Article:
" Water circulation in the head/cylinder is poor. If so, what mods are available?" is it poor in your setup? what do you mean

    "Reed not functioning correctly. etc..." What do you mean?

  6. #6

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    Were you premix or injection? If injection, were the oil lines still connected to carbs and flowing? What was the matching compression numbers with those plugs? Was it a quick burn/failure or over time? The most common and majority I've read about is simply oil injection failure (oil line slips off carb due to poor mfr decision/design to secure them with plastic zip ties)...or an intake/exhaust modification was made that created a lean condition & without the appropriate carb adjustment/rejetting. I had #1 oil inj line slip off, piston and rings burned up on my 66v engine. After close inspection of the aftermath, I chose to rebuild versus SBT replacement. My crank looks good and already had cylinder replated by Millenium (other 2 cyl honed)...I hope to do several upgrade mods (intake/FA upgrade, d-plate, carb rebuild/rejetting, primer kit, premix switchover) and save $600+ vs. SBT (I also wanted the challenge/experience)

  7. #7
    SMLaker's Avatar
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    Quote Originally Posted by Clarence View Post
    Were you premix or injection? If injection, were the oil lines still connected to carbs and flowing? What was the matching compression numbers with those plugs? Was it a quick burn/failure or over time? The most common and majority I've read about is simply oil injection failure (oil line slips off carb due to poor mfr decision/design to secure them with plastic zip ties)...or an intake/exhaust modification was made that created a lean condition & without the appropriate carb adjustment/rejetting. I had #1 oil inj line slip off, piston and rings burned up on my 66v engine. After close inspection of the aftermath, I chose to rebuild versus SBT replacement. My crank looks good and already had cylinder replated by Millenium (other 2 cyl honed)...I hope to do several upgrade mods (intake/FA upgrade, d-plate, carb rebuild/rejetting, primer kit, premix switchover) and save $600+ vs. SBT (I also wanted the challenge/experience)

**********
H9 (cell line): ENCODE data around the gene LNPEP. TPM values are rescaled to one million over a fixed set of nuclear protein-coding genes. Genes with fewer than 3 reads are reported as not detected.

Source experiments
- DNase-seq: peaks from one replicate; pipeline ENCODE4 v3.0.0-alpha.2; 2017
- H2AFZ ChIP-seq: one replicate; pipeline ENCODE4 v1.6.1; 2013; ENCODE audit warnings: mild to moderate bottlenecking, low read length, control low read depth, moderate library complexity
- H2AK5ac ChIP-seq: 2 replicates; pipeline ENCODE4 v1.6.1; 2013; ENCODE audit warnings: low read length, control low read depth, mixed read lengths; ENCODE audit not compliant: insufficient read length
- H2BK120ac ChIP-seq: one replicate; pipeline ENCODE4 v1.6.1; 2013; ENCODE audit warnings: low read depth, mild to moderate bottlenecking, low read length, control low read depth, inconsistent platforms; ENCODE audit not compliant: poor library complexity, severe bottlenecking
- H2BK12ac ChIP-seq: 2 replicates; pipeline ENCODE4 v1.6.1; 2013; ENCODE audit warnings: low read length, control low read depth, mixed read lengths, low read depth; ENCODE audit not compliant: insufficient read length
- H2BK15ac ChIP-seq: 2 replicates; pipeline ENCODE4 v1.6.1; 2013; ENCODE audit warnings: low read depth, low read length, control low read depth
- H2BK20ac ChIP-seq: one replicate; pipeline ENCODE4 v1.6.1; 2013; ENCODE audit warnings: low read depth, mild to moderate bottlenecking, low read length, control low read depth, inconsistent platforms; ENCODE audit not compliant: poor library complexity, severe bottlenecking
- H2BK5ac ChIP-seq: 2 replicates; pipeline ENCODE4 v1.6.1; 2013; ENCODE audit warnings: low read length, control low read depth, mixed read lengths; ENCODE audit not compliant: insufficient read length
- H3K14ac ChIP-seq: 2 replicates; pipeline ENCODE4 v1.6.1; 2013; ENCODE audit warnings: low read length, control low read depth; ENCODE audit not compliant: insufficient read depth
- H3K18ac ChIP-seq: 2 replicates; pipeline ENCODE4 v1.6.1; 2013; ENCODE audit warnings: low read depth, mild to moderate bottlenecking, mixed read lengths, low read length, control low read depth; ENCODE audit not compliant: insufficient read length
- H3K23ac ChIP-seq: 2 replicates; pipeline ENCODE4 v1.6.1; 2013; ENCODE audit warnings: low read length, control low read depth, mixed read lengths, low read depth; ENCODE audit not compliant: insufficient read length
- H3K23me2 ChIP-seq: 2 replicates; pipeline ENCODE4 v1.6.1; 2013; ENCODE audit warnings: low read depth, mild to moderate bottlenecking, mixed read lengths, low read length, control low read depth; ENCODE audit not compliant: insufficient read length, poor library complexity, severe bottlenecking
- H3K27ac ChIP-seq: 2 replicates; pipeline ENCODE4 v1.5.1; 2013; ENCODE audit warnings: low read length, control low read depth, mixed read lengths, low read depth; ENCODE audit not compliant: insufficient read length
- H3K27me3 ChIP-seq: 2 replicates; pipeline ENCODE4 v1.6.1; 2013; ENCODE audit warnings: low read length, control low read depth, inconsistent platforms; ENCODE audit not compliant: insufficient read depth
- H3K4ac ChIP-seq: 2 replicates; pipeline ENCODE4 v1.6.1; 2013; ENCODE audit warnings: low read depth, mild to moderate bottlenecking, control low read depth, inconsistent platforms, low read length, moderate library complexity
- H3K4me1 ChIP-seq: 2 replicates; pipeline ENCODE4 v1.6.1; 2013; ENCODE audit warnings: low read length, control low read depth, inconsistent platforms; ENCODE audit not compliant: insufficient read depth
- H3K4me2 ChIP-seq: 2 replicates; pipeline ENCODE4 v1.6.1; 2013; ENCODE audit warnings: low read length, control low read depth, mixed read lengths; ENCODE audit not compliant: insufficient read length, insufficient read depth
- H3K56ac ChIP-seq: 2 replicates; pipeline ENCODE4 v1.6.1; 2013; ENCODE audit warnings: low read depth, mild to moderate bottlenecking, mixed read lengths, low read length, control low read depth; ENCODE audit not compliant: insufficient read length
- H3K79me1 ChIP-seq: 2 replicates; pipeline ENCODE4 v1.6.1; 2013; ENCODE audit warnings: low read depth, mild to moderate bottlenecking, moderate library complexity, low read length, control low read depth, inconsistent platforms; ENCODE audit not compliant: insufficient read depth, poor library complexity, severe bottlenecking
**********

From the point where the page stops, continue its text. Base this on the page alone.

The last time #3 burned up (4 years ago) I changed to a premix 40:1 and eliminated the oil pump. I am running the RIVA D-Plate, Chip and
    free-flow exhaust. Stock intake. No leaks in the intake or exhaust manifolds. I had planned on a rebuild of this engine but the piston shattered
    and sent shards of aluminum throughout and punched a hole in the bottom of the case. Found pieces of piston in all three exhaust ports on the
    manifold. The reason I posted the questions is: the local PWC shop said they see this failure all the time with this make/model. Always the
    rear cylinder. If you look on YouTube there is also a video of the exact same failure. Everywhere I go, it's always the rear cylinder. Might need
    to put a bigger high speed jet in there. The reeds are in good shape but I may spend the extra $100 for a new set, or go with CarbonTech HT
    reeds for $172 a set.


  8. #8

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    The only problem with your theory is the #3 carb is the FIRST carb to get fuel, then #2, then #1. Dual fuel lines are a good idea though. I feel a bigger possibility for burning #3 cyl is it is where the rear seal is, so there is a greater chance for a large air leak there, and thus lean out on high loads. If the front seal is leaking, there is still the front cover which is sealed and would reduce total leakage to #1.

  9. #9
    LT1 hit the nail on the head. I also think most rear cylinders go lean because of a leaky rear seal , besides the usual oil line problem. He is also right regarding the rear cylinder getting fuel first. I would double check that ur carbs r still working properly too.

  10. #10
    SMLaker's Avatar
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    Need to go back and look at this again. Looks like y'all are saying what I thought was the feul delivery line is actually the return line? Fuel delivery line hits Accelerator pump first then eh?